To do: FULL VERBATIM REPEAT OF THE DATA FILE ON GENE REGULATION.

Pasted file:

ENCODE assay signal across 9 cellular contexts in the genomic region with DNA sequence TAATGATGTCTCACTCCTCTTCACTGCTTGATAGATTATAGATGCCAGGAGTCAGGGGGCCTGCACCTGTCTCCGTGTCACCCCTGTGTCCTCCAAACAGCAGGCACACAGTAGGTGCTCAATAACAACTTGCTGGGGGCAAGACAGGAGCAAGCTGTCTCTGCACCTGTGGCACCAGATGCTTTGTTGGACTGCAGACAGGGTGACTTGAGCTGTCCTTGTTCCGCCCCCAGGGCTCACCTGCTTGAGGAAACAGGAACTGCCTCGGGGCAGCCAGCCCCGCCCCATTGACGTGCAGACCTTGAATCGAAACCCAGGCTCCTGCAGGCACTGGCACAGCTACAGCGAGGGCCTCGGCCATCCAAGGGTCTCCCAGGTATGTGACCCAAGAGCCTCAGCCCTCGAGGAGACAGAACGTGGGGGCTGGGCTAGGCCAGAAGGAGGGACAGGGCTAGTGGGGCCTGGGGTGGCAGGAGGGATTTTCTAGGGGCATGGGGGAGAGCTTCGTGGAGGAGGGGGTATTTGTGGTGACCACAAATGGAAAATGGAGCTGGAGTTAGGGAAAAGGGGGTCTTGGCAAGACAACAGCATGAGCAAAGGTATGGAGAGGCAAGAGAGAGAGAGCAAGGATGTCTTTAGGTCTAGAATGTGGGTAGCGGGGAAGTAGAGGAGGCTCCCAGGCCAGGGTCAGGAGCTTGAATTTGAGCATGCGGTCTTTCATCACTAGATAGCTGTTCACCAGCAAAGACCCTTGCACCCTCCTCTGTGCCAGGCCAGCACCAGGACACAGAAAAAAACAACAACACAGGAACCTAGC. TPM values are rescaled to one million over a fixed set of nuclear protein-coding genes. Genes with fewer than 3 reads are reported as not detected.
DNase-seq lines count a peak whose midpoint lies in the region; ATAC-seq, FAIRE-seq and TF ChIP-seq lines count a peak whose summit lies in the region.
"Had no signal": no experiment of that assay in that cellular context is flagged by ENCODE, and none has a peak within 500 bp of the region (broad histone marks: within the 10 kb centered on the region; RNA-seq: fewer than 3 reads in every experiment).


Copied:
ENCODE assay signal across 9 cellular contexts in the genomic region with DNA sequence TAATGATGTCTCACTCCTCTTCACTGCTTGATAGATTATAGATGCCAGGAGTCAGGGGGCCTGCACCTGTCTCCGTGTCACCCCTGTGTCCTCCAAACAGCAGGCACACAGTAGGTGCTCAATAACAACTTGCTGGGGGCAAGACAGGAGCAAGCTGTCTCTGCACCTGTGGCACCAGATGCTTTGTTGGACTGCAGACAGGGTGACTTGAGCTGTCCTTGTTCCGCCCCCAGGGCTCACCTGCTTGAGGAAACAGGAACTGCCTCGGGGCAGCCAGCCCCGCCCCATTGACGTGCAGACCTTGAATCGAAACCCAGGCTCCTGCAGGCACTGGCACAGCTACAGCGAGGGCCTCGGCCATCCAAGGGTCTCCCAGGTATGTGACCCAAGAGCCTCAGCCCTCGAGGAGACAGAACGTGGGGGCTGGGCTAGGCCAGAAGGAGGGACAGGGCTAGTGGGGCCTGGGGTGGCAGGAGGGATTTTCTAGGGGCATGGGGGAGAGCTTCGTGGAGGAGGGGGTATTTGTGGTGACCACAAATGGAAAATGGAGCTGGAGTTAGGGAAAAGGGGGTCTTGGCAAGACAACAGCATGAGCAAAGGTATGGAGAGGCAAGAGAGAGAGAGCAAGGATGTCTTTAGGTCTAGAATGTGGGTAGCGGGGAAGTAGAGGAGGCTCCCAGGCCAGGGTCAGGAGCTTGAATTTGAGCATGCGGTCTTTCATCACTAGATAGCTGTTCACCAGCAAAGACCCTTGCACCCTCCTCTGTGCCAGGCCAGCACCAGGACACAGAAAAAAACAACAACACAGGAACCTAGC. TPM values are rescaled to one million over a fixed set of nuclear protein-coding genes. Genes with fewer than 3 reads are reported as not detected.
DNase-seq lines count a peak whose midpoint lies in the region; ATAC-seq, FAIRE-seq and TF ChIP-seq lines count a peak whose summit lies in the region.
"Had no signal": no experiment of that assay in that cellular context is flagged by ENCODE, and none has a peak within 500 bp of the region (broad histone marks: within the 10 kb centered on the region; RNA-seq: fewer than 3 reads in every experiment).